An Alzheimer's diagnosis is devastating for families in the Kent area. This disease seriously affects both the patient and their family. The prognosis of Alzheimer's can be discouraging, so legal documents and legal planning are very important. There are several estate planning legal documents a person with Alzheimer's should have in order for others to have the ability to make decisions on the patient's behalf and make sure their wishes are honored.
There are several legal documents that a person with Alzheimer's should have created before the disease progresses. The first is a power of attorney. This document allows the person to name an individual to act on their behalf for financial matters once they no longer have legal capacity. There should also be a power of attorney for health care decisions that need to be made. These can include health decisions for the types of treatments, deciding what care facilities to use, end of life decisions and do not resuscitate orders. Health care decisions should be discussed in advance so that the Alzheimer's patient makes their wishes known and feels comfortable knowing that their chosen power of attorney is able to act on their behalf. A living trust may be created in order to pool all assets into one place and create instructions as to what to do with these assets when a person is no longer able to make decisions. A will can also be created to distribute assets upon a person's death. A medical release of information form should also be created so that doctors can share information with family members.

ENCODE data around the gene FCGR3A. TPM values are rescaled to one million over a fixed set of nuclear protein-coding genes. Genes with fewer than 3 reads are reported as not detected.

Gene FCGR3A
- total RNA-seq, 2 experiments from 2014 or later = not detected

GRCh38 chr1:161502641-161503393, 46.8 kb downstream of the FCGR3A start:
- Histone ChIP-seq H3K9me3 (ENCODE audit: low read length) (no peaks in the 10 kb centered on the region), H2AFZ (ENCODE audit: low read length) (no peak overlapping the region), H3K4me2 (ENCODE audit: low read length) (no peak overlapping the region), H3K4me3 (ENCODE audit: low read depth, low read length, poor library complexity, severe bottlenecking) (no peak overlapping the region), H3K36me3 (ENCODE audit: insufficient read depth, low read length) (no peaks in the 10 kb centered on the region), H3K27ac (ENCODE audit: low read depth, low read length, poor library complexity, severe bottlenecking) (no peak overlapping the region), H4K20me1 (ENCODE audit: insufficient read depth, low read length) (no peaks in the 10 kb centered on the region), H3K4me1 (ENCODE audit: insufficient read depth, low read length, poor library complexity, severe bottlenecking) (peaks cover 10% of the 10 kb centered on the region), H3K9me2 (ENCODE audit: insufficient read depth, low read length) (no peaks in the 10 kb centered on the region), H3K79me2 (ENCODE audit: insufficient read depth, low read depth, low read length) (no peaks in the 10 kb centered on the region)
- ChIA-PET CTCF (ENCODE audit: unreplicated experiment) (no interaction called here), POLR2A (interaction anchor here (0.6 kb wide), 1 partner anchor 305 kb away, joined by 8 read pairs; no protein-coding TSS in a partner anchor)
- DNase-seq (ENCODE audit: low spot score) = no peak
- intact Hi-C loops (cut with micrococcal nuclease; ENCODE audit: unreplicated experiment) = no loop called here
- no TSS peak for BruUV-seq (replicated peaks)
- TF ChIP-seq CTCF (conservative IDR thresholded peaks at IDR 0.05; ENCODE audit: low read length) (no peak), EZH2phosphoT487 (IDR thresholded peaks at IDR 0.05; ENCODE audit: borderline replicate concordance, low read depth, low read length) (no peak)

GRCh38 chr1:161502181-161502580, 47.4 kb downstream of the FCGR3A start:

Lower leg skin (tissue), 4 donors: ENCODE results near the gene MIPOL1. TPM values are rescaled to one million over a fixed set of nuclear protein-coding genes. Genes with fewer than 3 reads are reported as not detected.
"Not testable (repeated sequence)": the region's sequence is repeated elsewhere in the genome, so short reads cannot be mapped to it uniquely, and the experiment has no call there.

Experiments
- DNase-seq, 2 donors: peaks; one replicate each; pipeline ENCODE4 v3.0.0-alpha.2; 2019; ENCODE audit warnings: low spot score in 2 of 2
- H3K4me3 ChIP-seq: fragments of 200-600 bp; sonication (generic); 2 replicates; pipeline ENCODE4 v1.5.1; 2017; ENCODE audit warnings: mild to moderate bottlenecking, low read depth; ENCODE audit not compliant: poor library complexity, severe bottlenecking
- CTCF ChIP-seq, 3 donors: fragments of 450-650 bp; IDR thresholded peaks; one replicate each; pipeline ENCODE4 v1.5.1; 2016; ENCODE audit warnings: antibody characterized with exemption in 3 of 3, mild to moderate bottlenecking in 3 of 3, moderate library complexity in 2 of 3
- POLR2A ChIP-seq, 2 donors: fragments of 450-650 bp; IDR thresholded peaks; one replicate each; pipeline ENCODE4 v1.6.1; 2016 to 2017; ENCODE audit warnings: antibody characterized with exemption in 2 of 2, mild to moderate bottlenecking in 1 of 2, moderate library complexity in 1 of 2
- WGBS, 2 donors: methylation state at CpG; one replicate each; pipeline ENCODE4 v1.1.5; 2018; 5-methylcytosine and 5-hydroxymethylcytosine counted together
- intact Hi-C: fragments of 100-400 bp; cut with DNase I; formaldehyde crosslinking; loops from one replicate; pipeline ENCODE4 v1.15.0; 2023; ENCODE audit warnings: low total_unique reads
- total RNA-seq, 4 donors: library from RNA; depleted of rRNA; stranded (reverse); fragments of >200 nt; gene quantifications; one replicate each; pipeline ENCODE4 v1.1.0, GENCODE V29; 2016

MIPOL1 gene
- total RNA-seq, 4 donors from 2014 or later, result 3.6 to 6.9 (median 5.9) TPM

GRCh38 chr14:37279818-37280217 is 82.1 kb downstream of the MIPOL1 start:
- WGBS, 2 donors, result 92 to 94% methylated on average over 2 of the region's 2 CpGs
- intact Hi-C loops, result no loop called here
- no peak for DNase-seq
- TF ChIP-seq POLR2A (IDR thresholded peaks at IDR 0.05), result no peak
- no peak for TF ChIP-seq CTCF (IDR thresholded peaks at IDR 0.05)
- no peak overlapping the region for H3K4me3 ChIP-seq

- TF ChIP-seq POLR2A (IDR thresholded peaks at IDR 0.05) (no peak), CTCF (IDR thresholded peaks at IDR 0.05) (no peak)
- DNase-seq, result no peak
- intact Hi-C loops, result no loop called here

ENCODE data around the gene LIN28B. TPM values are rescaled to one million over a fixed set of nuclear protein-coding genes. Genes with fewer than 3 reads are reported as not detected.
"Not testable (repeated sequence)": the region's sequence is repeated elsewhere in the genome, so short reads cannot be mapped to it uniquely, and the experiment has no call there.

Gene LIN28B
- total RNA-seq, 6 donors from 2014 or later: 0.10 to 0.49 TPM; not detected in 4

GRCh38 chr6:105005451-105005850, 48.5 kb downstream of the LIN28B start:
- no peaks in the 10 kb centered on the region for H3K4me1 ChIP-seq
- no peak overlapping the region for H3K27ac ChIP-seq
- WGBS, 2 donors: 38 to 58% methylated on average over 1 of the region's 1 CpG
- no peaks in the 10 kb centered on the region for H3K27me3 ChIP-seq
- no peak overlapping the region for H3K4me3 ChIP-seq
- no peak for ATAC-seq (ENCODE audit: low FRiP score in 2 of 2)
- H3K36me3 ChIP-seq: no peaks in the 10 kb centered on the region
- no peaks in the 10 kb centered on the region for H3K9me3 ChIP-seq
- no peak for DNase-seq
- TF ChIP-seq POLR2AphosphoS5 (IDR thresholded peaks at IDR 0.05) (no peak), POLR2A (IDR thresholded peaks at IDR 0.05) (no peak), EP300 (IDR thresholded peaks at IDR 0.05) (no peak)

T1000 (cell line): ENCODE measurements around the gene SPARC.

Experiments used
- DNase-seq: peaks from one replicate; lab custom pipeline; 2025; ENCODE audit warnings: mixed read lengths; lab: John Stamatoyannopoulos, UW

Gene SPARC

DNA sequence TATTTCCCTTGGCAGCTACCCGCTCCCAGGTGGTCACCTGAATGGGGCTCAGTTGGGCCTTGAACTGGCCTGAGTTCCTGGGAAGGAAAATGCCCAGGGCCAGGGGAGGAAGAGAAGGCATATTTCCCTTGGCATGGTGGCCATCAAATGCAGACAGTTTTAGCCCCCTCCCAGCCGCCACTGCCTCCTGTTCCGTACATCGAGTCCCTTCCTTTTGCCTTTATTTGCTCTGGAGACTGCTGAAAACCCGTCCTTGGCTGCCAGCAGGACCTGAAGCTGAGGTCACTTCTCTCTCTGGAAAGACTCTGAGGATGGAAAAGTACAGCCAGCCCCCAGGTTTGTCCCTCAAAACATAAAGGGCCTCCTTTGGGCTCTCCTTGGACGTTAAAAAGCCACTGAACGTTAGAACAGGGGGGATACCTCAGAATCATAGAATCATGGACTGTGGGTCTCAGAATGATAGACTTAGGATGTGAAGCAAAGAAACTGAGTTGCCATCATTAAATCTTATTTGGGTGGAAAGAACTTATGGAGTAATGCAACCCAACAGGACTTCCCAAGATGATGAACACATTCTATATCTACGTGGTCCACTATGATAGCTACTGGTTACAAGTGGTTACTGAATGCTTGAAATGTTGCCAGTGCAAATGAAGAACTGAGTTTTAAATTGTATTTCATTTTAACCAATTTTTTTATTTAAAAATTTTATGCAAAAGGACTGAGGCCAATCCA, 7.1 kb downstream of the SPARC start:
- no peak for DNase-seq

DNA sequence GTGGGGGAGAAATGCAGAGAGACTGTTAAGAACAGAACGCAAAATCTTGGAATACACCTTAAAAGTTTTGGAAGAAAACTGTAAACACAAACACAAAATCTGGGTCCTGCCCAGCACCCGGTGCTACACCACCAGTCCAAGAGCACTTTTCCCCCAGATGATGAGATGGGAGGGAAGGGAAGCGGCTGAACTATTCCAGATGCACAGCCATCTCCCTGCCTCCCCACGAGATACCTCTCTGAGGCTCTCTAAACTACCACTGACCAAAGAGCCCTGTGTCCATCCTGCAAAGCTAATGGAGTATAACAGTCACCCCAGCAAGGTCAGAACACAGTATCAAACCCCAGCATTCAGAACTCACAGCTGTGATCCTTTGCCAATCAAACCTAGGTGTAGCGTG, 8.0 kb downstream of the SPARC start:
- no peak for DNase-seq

An attorney can help create advance directives, wills, trusts and other documents for a person with Alzheimer's. These documents can help caregivers, family members and others make decisions as the disease progresses and the patient is no longer able to make decisions or care for themselves. Copies of these documents should be distributed to medical providers, family members and attorneys.
An Alzheimer's diagnosis can turn a family's life upside down. Having important legal documents created early can help a family focus on their loved one without having to worry if they have all the proper paperwork.
Source: alz.org, "Legal planning", accessed on July 25, 2016